This is the work which I meditate; but as yet I do not know how to launch myself, or how to steer through the ocean of the French Revolution. I investigate, I experimentalize; I try to grasp the facts more closely than has yet been attempted, and to wring out of them the general truths which they contain. I have as yet fixed upon no plan; nor have I written anything that can be called the beginning of a book. The annoyances that I was just now complaining of, have had something to do with it; the want of books and papers is the chief cause. I therefore intend to return in a fortnight to Paris, to be within reach of the archives and public libraries; I am more than ever determined upon executing my plan of living not in Paris itself, but in the neighbourhood. My theory of the advantages of the country when one is not at home, and of the superiority of the winter over the summer will then be fully realized. During the next six months I intend to make a great effort, and to see of what I am capable.
Next month will not roll over, Madame, without my paying you a visit, if you will allow me, at Les Bruyères. I need not tell you how glad I shall be to see and to talk with you once more. I am impatient for the time to come; and, in the meanwhile, I beg you to believe in the sincerity of my respectful friendship. Remember me to M. de Circourt.
TO BARON BUNSEN.
Paris, January 2, 1853.
I venture to write to you, Sir, though I have not the honour of being personally known to you. I have no sort of right to ask you for advice, and yet I do so. I hope that you will excuse this strange behaviour, when I tell you that it is the result of your well-known kindness and talents.
Being completely excluded from public affairs, and having made up my mind to stand aloof from them, I have resumed occupations which afford me more satisfaction than I have ever obtained from politics. At this moment I am studying the circumstances which accompanied the birth of our Revolutions; or rather, I should say, of our Revolution, for there has been but one, which is still going on, and is not nearly over. I try to conjure up its first beginnings, and to form a clear idea of the impressions and ideas first suggested to foreigners by the yet indistinct view of that great convulsion. I want to trace the different opinions formed of it in foreign countries during the years 1787, ’88, ’89, ’90, ’91 and ’92, by the remarkable men of the time, whether writers, statesmen, or princes; what they at first expected that it was to be; how they thought that it would affect, or that it might affect their own countries; the degree of influence that they expected it to exercise over the general progress of European affairs, and the uses to which they thought that they might turn it.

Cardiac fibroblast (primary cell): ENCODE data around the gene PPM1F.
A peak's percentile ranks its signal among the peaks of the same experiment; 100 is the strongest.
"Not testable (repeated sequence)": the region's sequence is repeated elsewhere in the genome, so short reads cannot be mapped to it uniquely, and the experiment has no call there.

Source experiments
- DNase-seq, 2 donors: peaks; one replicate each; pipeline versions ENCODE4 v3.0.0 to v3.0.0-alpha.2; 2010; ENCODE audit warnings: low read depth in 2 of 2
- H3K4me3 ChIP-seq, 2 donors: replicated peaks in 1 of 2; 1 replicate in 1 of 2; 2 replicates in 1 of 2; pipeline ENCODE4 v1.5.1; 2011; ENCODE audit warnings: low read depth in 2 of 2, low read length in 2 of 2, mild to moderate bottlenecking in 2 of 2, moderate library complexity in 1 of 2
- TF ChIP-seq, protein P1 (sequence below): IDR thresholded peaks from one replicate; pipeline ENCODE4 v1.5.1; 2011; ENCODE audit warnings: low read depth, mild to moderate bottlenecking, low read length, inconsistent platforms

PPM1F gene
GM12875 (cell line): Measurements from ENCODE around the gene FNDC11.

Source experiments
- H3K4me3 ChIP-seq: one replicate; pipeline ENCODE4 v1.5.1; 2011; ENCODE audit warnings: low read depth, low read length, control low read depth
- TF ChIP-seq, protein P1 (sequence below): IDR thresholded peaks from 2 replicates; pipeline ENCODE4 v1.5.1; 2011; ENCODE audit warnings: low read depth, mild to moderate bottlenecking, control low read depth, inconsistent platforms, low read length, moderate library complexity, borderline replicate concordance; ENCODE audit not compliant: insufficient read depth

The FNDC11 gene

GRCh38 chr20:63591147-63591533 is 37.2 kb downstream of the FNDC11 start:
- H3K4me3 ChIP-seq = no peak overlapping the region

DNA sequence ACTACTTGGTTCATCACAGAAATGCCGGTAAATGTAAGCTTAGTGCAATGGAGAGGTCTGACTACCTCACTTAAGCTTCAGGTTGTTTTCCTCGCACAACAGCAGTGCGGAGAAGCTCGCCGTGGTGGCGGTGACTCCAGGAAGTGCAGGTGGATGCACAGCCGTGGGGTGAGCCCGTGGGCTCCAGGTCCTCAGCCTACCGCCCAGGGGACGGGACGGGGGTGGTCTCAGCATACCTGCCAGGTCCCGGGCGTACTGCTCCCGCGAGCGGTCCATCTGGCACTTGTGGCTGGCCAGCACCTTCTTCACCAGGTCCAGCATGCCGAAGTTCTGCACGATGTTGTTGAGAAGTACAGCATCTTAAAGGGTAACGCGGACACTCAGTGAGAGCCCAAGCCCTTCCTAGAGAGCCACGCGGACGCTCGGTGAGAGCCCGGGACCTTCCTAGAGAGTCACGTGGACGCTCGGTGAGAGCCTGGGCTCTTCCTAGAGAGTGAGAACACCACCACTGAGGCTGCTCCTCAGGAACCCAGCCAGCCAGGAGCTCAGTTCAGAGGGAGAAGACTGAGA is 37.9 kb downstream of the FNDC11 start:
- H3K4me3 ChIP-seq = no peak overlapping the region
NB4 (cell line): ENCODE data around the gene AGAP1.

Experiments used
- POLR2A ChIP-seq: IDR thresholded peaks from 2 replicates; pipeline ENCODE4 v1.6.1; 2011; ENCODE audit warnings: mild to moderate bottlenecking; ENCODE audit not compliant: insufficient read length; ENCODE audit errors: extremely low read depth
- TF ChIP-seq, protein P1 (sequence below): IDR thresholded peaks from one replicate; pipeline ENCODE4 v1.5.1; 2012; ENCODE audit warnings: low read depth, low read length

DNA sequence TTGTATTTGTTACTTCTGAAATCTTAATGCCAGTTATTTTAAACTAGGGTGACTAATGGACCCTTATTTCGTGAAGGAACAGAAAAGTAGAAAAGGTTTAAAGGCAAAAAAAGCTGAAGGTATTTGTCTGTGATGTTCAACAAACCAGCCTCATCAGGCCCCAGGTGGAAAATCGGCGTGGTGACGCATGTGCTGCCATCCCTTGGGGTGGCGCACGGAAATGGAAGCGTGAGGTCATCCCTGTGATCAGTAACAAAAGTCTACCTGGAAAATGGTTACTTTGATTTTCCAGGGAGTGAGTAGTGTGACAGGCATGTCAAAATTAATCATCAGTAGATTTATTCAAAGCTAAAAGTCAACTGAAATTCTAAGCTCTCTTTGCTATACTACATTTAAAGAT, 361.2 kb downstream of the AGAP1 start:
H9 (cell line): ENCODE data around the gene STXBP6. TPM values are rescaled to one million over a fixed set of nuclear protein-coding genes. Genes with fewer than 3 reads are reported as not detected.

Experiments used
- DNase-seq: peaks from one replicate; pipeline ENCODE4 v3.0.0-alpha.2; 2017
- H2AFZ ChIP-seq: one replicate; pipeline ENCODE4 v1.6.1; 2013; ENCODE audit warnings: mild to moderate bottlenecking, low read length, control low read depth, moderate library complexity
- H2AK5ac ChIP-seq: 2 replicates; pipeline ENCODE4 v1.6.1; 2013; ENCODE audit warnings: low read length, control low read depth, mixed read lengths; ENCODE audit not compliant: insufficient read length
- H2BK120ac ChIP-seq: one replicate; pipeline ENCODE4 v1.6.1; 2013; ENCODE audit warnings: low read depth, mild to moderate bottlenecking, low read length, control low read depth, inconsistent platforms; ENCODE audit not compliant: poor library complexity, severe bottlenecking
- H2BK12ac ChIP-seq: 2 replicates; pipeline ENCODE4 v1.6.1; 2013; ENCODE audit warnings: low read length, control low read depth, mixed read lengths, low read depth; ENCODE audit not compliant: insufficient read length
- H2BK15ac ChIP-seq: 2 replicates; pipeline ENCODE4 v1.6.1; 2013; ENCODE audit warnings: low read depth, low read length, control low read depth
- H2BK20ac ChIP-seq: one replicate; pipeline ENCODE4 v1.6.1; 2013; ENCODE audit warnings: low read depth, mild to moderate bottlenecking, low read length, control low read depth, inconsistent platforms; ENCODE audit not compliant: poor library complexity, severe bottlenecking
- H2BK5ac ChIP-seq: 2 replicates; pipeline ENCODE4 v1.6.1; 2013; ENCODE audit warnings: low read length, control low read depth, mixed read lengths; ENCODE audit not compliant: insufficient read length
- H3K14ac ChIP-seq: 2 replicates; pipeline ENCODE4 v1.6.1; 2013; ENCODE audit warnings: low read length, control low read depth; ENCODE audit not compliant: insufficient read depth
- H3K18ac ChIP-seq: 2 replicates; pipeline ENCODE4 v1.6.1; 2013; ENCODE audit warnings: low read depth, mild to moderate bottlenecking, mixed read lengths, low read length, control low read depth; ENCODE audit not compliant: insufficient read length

Unfortunately, to my great regret, I do not know Germany. Till now, I have lived almost exclusively in the English world. I fancy that during the last sixty years, many memoirs, letters, and diplomatic papers, must have been published in Germany, which explain all that I want to know. As I am not acquainted with them, I cannot ask for them. It is certain that when the French Revolution first broke out, it must have given rise to publications reflecting the general impressions. My slender knowledge of German and my almost entire ignorance (which, however, is happily not incurable), of Germany, deprive me of this necessary information. In this extremity I thought of addressing myself to you, Sir; I considered that no one would be more able to enlighten me, or more disposed to do so. I, therefore, determined upon writing to you; if there are no such documents as I suppose, my resolution will, at any rate, have given me an opportunity, which I have long desired, of entering into personal relations with you.
Pray accept, Sir, my excuses, together with the assurance of my highest esteem.